I saw on Facebook that “For every bottle sold, 18% benefits the IAFF Charitable Foundation.” Since you cannot apparently buy a single bottle, at least online, this is confusing. It raises the question of 18% of what amount? The $99.99 or a lesser sum?
Since the price to buy wine is $99.99 for two bottles we’ll presume that 36% of that $99.99 goes to the Foundation or $36.00, just about 1/3 the cost. (Though that may not be the case.)
If you were writing a $100 check to your charity and you knew that just 36% was actually getting there, you might reconsider.
But here, it must really be about the wine. Or is it?
If management wanted you to participate in a scheme where you forked over $100 for a product or service and 1/3 went to charity you would have some basic and commonsense questions:
- Show me an independent evaluation that proves that the wine you are selling me for $32 a bottle is competitively priced. Prove that it compares favorably with other $32 bottles of wine. That’s not hard to do since evaluating wine is a big business.
- Explain how the $36 that makes its way into the Foundation coffers is being allocated and expended.
- In fact, disclose the fundamentals of the Foundation, including IRS 990 filing information, Foundation paid staff, their qualifications and tenure, and any and all remuneration received by Foundation officers.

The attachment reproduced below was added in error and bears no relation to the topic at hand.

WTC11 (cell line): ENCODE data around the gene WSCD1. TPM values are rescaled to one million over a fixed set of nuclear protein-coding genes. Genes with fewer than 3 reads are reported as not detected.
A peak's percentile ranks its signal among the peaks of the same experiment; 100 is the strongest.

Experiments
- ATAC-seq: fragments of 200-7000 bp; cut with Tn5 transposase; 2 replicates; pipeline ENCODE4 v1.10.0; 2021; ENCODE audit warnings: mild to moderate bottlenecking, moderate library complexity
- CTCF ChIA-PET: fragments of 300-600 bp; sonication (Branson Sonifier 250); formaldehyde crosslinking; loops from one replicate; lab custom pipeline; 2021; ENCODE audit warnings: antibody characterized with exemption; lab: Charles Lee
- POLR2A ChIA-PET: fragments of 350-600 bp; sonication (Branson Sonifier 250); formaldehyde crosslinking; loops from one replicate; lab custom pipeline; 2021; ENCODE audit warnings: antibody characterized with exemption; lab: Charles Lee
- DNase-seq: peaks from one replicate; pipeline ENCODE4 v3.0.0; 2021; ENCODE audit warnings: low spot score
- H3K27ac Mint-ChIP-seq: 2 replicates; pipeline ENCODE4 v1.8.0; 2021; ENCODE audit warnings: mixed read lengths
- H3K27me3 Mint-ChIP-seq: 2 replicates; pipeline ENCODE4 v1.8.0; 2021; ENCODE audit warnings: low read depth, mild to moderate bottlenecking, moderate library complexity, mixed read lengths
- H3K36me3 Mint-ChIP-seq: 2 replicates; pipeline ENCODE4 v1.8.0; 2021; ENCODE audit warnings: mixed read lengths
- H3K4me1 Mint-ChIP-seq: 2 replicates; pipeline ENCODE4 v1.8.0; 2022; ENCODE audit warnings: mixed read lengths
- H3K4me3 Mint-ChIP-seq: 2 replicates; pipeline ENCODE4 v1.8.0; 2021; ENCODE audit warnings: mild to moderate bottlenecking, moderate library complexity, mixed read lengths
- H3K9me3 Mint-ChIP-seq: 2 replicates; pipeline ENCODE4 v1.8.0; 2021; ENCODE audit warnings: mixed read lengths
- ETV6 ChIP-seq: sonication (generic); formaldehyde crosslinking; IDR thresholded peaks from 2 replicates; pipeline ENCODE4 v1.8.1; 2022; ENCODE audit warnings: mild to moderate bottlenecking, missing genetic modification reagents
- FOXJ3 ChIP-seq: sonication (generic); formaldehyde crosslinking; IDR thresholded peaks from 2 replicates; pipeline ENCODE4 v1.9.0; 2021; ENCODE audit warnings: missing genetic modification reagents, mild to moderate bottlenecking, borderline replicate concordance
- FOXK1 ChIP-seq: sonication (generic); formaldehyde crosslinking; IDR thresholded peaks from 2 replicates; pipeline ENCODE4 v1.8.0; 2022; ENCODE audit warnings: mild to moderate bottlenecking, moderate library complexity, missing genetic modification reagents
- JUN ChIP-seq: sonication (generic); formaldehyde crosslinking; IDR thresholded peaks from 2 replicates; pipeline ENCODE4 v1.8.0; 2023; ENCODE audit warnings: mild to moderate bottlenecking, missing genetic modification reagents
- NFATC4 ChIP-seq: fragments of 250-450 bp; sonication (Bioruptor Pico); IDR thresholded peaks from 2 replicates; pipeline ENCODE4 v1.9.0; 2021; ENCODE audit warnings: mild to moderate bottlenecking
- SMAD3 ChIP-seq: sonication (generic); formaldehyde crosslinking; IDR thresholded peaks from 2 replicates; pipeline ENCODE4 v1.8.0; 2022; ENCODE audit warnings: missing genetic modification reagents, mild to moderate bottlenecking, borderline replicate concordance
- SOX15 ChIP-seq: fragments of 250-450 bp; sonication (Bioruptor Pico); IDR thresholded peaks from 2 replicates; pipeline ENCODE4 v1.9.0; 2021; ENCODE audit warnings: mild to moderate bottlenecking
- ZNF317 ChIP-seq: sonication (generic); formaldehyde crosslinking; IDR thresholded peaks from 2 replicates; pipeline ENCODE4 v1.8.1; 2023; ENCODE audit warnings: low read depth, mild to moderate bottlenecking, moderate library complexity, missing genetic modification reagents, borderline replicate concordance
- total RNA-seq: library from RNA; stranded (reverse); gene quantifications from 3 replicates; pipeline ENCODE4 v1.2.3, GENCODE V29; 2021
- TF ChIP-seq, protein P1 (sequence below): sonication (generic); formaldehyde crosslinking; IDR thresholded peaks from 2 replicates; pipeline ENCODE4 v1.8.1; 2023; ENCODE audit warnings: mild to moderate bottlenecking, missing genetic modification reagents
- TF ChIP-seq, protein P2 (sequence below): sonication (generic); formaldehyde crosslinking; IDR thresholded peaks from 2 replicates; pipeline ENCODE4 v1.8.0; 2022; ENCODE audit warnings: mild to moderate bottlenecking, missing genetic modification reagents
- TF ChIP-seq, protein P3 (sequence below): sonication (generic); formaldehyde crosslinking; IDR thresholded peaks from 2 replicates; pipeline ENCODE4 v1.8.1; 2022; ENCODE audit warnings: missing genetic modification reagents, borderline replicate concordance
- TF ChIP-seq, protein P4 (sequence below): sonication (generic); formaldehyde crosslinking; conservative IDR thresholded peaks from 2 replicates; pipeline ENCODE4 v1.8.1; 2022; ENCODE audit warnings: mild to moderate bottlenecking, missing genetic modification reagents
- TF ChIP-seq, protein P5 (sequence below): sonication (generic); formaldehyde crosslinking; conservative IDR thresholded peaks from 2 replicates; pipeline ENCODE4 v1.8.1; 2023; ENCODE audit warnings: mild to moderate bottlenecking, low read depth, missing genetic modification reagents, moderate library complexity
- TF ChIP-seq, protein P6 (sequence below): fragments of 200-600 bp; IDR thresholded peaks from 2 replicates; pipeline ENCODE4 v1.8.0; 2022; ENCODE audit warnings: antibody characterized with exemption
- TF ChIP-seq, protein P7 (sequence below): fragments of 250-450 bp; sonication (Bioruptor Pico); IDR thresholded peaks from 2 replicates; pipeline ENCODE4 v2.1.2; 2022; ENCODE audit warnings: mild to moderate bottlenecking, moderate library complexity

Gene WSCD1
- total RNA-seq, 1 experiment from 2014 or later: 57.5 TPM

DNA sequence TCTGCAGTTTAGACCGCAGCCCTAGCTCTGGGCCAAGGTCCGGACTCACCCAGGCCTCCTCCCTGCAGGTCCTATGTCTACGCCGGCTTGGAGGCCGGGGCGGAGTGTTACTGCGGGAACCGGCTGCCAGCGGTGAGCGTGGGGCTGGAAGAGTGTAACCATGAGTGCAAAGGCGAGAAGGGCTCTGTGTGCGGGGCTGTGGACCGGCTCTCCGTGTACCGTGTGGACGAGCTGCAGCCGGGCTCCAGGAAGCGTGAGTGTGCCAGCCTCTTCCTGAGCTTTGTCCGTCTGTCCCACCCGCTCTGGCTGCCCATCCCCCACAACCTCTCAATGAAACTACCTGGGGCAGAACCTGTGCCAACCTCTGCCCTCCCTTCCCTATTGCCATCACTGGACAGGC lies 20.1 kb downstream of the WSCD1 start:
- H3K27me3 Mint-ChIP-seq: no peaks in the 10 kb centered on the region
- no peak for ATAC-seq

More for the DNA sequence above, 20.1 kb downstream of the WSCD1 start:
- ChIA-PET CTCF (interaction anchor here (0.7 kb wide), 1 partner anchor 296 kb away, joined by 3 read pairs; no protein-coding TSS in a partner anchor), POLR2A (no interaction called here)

Why is it that you would expect and demand such basic due diligence from management but you become apparently giddy when it comes from your union?
(If someone stuck an IAFF decal on their backside would you kiss it?)
- Derriere les Murs
Right now, you are forking over $100 bucks for wine of unverified quality while an unimpressive $36 goes to charity (or what they say is charity.) That means if you itemize and you are in the 28% tax bracket, you get a whopping $10 deduction.
Why not try this: Pick a wine from the award winning vintages below in the $18 range per bottle, buy two bottles at your local store for $36 and make a $64 donation to your charity, just about doubling your deduction.
Great American Wines for $20 or Less (NYT)
Palmina Santa Barbara County Pinot Grigio 2011
Qupe Santa Barbara County Marsanne 2011
Au Bon Climat Santa Barbara County Chardonnay 2010
Ravines Finger Lakes Dry Riesling 2011
Heitz Napa Valley Grignolino 2009
Lenz North Fork of Long Island Merlot 2007
Montinore Estate Willamette Valley Pinot Noir 2010
Oberon Napa Valley Cabernet Sauvignon 2009
That’s win/win/win and is exactly what you would do if you were in any other environment.
It has the added and not insubstantial effect of requiring our union to be both competitive and transparent.
We should hold our union to the same standards we hold management: we expect you to be honest and accountable and not float dubious schemes. In other words, don’t take advantage of my loyalty and our presumed relationship.
That’s a position that is good for everyone.